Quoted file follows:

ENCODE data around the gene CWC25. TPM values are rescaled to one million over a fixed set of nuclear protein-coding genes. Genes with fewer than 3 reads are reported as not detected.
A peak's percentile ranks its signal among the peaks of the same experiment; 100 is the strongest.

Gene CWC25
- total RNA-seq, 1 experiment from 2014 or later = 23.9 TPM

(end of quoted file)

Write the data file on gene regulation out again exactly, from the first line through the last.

ENCODE data around the gene CWC25. TPM values are rescaled to one million over a fixed set of nuclear protein-coding genes. Genes with fewer than 3 reads are reported as not detected.
A peak's percentile ranks its signal among the peaks of the same experiment; 100 is the strongest.

Gene CWC25
- total RNA-seq, 1 experiment from 2014 or later = 23.9 TPM